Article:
Monday, August 30, 2010

Marijuana Eases Chronic Pain, Researchers Say

GOOD AFTERNOON! hope you had a great weekend. This article caught my attention not because i smoke.. but because my boyfriends brother recently had back surgery and his medication was making him super nauseated and sick.. he smoked.. and asked his doctor if he could maybe smoke so he didn't feel so sick all the time.. and what do you know it helps the pain, he can eat again and hes not throwing up, so medical marijuana did help him.

Smoking marijuana modestly reduced pain and other symptoms of chronic neuropathic pain, results of a small trial showed.

The most potent dose used reduced average daily pain scores by 0.7 points on an 11-point scale, according to Mark A. Ware of McGill University in Montreal, Canada and colleagues.

Those who smoked weed with 9.4 percent of the active ingredient tetrahydrocannabinol (THC) also reported sleeping better, the researchers reported online in CMAJ.

Read this story on

These results are important in light of the fact that patients who hear about pain relief from ongoing publicity about medical marijuana have had only a "trickle" of evidence to prove it, explained Henry J. McQuay of Oxford University in an accompanying editorial.

"If medical cannabis is not available where a patient lives, then obtaining it will take the patient outside of the law, often for the first time in his or her life," he wrote. "Good evidence would at least buttress that decision."

These quality results along with three other trials of smoked cannabis for neuropathic pain do support an analgesic effect that, "though not great, may be of use to some patients," McQuay concluded.

This study does offer hope since few drugs have proven effective in these patients, commented Dr. Steven P. Cohen, who as director of pain research at Walter Reed Army Medical Center in Washington, D.C., sees chronic pain in most of his patients with major war injuries

However, the magnitude of the pain relief from smoking marijuana was less than expected compared with those few effective drugs, Cohen noted in an e-mail to MedPage Today and ABC News.

"When considered in the context of the higher incidence of minor and serious side effects with medical marijuana, cannabinoids should remain a third- or fourth-line drug for neuropathic pain," he wrote.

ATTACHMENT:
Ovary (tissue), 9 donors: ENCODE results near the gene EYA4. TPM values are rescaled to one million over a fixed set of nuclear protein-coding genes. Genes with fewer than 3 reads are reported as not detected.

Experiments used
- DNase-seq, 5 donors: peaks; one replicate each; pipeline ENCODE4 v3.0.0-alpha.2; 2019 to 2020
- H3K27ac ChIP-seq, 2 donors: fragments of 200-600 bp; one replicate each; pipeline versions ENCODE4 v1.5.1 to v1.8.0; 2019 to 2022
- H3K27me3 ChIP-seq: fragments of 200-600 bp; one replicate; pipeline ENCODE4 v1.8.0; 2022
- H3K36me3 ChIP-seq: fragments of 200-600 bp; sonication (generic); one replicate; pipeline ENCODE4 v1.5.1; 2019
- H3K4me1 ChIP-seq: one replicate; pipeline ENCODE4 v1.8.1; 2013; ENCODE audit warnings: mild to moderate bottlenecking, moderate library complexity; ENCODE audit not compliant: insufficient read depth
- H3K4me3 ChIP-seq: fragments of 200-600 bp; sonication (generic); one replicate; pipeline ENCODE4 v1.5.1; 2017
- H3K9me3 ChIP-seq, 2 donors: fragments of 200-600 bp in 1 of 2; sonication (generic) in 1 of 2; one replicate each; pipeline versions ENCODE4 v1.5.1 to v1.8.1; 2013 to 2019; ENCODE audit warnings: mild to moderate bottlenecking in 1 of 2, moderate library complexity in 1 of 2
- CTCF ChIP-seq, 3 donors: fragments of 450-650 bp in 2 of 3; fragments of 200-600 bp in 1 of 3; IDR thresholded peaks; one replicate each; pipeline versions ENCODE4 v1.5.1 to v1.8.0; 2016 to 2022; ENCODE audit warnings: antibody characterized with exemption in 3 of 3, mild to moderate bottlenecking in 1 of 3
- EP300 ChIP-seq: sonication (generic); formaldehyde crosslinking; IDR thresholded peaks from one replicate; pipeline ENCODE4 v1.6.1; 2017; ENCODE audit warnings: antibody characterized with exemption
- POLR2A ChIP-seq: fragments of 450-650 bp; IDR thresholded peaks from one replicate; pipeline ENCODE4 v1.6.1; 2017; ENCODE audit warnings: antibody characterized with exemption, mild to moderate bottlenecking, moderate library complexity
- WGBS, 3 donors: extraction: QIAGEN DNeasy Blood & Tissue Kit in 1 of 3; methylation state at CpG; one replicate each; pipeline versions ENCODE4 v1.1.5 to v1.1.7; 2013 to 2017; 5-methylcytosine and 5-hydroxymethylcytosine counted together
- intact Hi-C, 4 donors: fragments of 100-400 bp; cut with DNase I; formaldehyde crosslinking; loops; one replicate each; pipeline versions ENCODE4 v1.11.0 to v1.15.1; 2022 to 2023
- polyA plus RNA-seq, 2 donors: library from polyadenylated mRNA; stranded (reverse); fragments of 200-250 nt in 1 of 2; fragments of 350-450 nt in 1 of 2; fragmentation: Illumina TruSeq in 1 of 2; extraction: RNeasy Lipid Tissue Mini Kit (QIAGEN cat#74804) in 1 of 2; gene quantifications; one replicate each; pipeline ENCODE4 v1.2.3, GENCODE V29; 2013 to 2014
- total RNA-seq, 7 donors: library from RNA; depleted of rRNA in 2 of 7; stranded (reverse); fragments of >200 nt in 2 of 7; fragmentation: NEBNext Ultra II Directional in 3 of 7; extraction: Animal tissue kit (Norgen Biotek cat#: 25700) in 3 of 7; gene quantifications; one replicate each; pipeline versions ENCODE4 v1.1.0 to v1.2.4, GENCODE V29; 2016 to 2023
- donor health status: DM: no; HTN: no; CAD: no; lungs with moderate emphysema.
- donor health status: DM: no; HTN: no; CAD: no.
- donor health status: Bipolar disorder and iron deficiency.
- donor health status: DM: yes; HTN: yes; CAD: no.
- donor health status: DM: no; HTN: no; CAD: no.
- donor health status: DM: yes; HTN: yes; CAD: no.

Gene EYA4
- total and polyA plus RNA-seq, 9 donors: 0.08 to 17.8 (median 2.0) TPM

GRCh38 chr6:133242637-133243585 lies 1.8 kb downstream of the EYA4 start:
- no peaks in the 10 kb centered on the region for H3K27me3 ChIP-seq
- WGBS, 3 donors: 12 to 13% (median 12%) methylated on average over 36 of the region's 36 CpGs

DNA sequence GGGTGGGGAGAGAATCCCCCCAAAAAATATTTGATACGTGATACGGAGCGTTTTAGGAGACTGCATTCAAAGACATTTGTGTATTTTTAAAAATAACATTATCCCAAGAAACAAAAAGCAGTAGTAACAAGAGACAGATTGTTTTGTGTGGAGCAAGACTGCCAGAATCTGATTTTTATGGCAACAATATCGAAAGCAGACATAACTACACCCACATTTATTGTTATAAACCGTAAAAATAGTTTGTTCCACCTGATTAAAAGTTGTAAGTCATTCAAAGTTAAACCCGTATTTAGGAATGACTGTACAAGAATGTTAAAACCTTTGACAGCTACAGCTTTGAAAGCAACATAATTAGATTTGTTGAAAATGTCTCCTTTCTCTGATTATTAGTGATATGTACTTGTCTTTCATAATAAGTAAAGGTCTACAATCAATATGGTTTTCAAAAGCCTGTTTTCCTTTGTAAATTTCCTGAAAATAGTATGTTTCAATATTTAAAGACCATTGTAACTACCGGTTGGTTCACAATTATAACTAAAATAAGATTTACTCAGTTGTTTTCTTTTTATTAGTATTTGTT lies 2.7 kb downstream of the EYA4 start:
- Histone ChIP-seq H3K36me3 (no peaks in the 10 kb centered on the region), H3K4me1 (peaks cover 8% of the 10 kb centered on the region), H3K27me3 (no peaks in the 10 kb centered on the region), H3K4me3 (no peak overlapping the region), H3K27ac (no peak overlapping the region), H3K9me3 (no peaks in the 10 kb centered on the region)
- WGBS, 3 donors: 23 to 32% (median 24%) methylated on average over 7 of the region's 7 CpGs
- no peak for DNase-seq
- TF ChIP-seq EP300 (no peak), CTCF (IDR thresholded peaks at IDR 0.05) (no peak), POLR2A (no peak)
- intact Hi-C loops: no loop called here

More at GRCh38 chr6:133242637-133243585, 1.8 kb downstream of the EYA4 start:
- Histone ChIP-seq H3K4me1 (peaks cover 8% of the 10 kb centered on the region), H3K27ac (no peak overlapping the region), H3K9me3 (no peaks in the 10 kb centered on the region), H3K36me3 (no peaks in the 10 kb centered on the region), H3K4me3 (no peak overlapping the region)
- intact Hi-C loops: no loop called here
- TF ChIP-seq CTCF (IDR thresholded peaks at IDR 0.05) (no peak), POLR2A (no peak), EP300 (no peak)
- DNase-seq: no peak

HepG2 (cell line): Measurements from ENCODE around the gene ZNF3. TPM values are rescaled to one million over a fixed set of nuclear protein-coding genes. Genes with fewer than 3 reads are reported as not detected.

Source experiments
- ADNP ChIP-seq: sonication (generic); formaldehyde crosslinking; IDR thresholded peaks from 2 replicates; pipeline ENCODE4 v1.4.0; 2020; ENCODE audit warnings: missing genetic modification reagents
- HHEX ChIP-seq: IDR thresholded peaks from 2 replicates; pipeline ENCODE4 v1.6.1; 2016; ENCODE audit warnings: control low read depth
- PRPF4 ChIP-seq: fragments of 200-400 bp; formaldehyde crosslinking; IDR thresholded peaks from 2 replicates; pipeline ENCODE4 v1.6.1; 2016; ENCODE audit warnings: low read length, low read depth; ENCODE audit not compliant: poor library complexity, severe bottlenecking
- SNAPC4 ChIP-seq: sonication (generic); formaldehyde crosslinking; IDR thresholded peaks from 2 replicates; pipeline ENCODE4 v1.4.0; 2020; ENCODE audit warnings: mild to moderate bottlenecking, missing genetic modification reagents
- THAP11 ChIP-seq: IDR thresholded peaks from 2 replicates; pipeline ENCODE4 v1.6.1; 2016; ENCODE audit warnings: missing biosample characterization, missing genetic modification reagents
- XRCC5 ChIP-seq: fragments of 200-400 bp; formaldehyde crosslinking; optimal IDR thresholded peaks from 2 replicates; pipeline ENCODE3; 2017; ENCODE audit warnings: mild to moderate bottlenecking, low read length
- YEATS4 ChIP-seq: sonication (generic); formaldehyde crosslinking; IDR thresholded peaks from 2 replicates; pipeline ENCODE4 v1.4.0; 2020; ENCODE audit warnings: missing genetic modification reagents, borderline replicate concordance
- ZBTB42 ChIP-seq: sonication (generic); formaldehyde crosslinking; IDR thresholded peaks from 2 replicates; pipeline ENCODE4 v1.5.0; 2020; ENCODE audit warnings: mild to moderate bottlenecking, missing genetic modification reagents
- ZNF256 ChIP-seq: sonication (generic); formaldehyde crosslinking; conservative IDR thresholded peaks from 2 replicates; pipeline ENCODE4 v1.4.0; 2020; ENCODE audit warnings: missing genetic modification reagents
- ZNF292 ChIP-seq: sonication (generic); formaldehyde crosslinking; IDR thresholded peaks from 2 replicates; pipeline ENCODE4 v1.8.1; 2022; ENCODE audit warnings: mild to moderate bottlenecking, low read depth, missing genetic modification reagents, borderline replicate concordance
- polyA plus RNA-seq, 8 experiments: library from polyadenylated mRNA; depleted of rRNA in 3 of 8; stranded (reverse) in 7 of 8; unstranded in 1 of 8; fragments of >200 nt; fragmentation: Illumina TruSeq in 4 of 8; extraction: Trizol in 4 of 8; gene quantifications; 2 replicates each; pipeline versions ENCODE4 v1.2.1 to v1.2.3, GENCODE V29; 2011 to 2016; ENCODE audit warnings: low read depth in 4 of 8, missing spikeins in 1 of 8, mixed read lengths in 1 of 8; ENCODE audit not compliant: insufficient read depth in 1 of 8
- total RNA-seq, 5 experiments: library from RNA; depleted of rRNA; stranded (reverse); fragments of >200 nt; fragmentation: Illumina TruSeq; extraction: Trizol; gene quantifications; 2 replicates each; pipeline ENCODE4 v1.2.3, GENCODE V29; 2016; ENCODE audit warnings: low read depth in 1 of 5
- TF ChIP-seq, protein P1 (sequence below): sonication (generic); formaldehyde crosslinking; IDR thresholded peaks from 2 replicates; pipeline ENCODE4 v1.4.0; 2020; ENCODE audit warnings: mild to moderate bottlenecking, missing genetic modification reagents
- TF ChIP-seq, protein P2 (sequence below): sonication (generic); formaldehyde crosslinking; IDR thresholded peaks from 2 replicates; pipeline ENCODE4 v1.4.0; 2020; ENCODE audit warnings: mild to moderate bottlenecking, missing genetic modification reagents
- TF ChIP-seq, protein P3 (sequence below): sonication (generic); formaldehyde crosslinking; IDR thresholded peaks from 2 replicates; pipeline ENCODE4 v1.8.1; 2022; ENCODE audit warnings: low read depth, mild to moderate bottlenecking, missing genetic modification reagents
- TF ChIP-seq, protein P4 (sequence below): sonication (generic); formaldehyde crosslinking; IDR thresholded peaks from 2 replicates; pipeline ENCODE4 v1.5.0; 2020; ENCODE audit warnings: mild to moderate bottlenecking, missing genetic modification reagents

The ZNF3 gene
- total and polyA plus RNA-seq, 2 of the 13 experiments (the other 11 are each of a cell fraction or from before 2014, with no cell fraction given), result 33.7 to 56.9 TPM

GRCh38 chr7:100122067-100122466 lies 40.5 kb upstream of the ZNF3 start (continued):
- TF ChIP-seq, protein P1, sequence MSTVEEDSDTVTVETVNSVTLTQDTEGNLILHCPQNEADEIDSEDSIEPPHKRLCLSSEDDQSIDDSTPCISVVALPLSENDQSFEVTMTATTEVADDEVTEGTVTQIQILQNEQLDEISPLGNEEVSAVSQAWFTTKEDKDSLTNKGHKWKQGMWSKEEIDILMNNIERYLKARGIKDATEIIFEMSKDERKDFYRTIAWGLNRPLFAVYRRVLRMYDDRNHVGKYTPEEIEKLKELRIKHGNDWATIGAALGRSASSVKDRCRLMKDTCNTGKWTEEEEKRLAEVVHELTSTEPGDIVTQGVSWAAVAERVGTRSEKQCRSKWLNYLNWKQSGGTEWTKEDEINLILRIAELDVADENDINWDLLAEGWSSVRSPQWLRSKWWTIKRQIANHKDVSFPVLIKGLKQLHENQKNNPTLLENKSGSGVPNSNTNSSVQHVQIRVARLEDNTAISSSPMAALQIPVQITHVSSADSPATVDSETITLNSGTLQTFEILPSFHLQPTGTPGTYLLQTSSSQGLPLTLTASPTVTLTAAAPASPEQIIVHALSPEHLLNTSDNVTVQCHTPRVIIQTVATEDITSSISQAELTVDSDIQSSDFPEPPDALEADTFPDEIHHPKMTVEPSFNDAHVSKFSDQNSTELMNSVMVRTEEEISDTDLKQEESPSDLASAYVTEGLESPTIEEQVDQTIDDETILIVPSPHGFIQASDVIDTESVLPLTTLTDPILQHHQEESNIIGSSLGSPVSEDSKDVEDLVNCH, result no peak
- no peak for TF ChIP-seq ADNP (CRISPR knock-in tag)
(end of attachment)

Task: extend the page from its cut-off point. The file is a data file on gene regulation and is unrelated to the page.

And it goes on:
A bigger concern remains the "delivery system," which is substantially worse than tobacco cigarettes due to prolonged exposure to marijuana smoke from holding it in the lungs, commented Dr. Timothy A. Collins of Duke University's Pain and Palliative Care Clinic in Durham, N.C.

Original Article.

Monday, August 23, 2010

Could Drinking Water Before Meals Help You Lose Weight?

Back to school, back to school, its that time of year again and most of us started school today. well i don't know about you guys, but i know when i get back to school my eating habits are all out of wack and i cant help but always be snacking on something .. mainly unhealthy. so here's a nice little tip.

MONDAY, Aug. 23 (HealthDay News) -- Close the diet books and skip the pills. The latest weight-loss trick may be as simple as gulping a couple of glasses of water before you eat.

A new study found that middle-aged and older adults who drank two cups of water before each meal consumed fewer calories and lost more weight than those who skipped drinking water.

Researchers divided two groups of overweight and obese men and women aged 55 to 75 into two groups: one group was told to follow a low-fat, low-calorie diet; the other group was told to follow the same diet and to drink two cups of water before breakfast, lunch and dinner.

After 12 weeks, those who drank water before meals had lost 15.5 pounds, compared to 11 pounds for the non-water drinkers, a nearly 30 percent difference.

The researchers got the idea for the weight-loss program from their prior research, which found that when middle-aged and older adults drank water before meals, they ate between 75 and 90 fewer calories at the meal.